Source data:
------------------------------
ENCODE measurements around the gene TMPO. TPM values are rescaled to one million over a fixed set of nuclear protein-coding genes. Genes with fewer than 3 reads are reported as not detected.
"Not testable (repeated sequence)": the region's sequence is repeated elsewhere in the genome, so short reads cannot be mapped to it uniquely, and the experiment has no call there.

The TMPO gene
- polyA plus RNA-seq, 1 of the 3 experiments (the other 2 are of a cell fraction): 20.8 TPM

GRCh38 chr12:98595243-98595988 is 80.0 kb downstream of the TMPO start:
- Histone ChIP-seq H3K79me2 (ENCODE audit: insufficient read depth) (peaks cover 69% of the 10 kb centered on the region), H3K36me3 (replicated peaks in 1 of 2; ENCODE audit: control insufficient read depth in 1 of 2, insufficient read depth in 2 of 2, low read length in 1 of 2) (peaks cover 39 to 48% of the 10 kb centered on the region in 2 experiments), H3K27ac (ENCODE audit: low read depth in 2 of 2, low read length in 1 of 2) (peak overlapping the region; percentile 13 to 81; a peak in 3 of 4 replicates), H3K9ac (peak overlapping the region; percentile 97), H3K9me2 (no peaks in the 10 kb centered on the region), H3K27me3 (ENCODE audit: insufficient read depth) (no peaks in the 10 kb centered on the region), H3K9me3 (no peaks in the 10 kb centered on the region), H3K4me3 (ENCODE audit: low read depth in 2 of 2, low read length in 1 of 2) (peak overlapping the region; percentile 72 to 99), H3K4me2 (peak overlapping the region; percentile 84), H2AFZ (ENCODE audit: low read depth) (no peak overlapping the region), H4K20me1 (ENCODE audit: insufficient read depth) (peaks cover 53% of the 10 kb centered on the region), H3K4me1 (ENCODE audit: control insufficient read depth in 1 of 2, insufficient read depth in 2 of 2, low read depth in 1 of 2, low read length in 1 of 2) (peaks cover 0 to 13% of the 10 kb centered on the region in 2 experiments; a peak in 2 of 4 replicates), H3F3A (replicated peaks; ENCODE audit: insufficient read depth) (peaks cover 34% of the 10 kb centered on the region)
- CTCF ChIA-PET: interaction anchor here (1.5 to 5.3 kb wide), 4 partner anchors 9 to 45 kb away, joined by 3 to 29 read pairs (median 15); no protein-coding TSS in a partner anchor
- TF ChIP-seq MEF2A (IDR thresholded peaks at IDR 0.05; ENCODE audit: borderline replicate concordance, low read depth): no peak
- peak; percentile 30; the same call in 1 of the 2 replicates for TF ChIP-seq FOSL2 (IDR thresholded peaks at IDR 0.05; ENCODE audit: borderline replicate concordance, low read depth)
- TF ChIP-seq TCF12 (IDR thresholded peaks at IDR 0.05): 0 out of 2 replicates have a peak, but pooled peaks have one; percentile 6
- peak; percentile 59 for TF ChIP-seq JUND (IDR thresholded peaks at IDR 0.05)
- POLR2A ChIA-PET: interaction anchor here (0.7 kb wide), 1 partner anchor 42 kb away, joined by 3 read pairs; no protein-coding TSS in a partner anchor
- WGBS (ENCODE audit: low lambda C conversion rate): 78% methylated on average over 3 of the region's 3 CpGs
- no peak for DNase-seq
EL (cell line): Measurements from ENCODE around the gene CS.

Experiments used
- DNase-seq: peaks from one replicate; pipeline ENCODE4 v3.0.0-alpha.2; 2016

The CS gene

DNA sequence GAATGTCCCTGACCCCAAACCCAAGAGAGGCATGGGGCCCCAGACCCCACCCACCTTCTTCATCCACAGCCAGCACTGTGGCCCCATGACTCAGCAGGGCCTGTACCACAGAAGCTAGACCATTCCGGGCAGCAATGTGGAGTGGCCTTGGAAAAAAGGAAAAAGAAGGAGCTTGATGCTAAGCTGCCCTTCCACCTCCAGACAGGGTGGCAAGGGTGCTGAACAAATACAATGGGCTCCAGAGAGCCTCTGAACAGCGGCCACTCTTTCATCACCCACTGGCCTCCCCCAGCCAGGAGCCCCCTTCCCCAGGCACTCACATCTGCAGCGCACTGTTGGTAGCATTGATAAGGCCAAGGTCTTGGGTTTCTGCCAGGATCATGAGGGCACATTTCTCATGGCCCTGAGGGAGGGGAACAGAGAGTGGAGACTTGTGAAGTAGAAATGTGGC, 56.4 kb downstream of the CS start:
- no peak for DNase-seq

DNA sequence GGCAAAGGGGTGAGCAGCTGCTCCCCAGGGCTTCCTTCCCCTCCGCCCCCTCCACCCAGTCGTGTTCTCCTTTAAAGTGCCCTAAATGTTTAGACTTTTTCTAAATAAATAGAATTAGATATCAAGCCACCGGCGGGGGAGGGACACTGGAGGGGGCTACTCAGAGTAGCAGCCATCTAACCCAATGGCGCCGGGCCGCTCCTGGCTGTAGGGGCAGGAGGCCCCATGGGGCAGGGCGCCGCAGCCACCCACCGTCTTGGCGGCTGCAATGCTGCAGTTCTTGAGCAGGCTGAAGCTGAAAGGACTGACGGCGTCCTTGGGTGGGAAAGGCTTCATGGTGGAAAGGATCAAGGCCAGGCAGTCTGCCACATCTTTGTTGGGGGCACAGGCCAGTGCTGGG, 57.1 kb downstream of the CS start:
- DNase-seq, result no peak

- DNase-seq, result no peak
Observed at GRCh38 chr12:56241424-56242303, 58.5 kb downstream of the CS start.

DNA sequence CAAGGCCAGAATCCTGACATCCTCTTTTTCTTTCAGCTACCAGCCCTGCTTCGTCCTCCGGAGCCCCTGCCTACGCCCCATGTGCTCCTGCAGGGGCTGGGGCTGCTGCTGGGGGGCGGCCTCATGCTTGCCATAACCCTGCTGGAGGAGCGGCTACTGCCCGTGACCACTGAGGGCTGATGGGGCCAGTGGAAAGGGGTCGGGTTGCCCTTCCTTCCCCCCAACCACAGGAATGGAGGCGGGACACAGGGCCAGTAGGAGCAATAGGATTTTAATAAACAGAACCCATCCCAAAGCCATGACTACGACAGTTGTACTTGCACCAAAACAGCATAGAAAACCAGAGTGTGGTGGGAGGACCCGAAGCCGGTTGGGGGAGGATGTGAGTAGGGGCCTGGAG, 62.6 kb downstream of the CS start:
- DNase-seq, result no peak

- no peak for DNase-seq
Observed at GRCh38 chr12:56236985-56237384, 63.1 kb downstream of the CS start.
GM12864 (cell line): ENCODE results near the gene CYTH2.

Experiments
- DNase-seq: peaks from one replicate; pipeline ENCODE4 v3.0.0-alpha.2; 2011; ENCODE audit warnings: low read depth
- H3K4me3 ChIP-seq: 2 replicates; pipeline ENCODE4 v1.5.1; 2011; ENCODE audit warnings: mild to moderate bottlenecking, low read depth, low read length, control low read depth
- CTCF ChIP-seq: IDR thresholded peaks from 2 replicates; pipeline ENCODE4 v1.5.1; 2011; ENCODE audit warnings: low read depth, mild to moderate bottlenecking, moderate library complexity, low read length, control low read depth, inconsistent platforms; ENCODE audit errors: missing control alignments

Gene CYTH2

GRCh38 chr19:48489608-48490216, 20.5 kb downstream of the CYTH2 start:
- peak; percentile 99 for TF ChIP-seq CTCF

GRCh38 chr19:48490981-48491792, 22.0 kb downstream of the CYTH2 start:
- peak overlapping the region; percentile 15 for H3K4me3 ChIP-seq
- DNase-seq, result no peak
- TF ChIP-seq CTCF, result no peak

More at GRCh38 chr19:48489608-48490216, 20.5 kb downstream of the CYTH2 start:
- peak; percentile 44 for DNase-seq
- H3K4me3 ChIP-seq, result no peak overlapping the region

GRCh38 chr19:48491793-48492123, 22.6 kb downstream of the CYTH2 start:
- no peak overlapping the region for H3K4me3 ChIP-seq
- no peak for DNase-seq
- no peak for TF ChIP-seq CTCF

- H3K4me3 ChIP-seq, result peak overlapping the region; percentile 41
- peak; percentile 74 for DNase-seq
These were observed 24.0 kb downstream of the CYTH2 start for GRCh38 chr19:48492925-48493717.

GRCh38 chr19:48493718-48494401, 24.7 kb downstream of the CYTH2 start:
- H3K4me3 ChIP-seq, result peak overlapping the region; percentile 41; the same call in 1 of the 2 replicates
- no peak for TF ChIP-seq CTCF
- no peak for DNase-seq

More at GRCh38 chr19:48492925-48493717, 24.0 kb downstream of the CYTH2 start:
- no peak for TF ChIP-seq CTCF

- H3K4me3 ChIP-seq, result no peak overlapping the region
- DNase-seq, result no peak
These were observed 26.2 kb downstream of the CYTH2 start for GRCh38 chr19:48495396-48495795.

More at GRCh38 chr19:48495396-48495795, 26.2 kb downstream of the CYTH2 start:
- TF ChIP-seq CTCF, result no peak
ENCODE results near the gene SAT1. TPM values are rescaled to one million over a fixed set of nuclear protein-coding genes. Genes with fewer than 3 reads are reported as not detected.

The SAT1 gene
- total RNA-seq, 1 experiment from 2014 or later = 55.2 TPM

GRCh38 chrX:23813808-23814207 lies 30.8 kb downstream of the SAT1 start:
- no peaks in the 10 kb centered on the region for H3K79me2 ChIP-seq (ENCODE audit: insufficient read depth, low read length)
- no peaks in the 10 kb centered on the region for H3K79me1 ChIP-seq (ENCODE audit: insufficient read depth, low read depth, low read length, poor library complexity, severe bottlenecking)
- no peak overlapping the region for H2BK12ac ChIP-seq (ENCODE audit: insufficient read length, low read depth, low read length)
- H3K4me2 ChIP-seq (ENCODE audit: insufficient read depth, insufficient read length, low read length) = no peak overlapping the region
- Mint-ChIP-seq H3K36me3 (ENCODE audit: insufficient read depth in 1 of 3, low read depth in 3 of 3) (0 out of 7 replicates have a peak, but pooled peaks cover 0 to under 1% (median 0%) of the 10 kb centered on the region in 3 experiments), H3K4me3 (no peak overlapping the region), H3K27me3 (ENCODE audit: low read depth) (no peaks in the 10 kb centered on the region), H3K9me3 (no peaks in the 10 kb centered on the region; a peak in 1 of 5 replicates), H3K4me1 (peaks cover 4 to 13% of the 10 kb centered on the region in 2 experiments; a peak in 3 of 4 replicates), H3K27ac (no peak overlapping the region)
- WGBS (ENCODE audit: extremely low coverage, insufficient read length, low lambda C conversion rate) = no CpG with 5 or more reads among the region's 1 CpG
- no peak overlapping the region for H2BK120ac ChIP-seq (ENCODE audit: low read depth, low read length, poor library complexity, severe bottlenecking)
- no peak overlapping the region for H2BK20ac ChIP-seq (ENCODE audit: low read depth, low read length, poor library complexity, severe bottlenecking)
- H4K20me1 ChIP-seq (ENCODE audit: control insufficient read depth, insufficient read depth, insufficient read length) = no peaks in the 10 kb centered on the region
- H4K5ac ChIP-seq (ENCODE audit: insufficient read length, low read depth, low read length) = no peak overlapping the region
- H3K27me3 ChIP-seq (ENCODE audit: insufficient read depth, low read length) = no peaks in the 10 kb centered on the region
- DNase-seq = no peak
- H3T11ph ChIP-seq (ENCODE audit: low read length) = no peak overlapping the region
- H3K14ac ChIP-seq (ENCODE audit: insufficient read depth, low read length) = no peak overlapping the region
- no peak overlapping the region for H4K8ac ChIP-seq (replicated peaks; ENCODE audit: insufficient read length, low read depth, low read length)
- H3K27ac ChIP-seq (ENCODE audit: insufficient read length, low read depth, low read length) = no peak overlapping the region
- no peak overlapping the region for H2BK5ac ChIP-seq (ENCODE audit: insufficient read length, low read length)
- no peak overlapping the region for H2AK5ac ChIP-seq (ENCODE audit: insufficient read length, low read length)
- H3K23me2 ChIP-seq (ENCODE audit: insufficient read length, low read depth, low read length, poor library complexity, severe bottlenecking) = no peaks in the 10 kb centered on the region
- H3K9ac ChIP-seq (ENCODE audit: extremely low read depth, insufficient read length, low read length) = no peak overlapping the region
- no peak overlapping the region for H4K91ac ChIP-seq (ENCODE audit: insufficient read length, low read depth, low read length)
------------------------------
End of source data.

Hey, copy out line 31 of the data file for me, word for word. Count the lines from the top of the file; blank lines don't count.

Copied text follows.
- DNase-seq: peaks from one replicate; pipeline ENCODE4 v3.0.0-alpha.2; 2011; ENCODE audit warnings: low read depth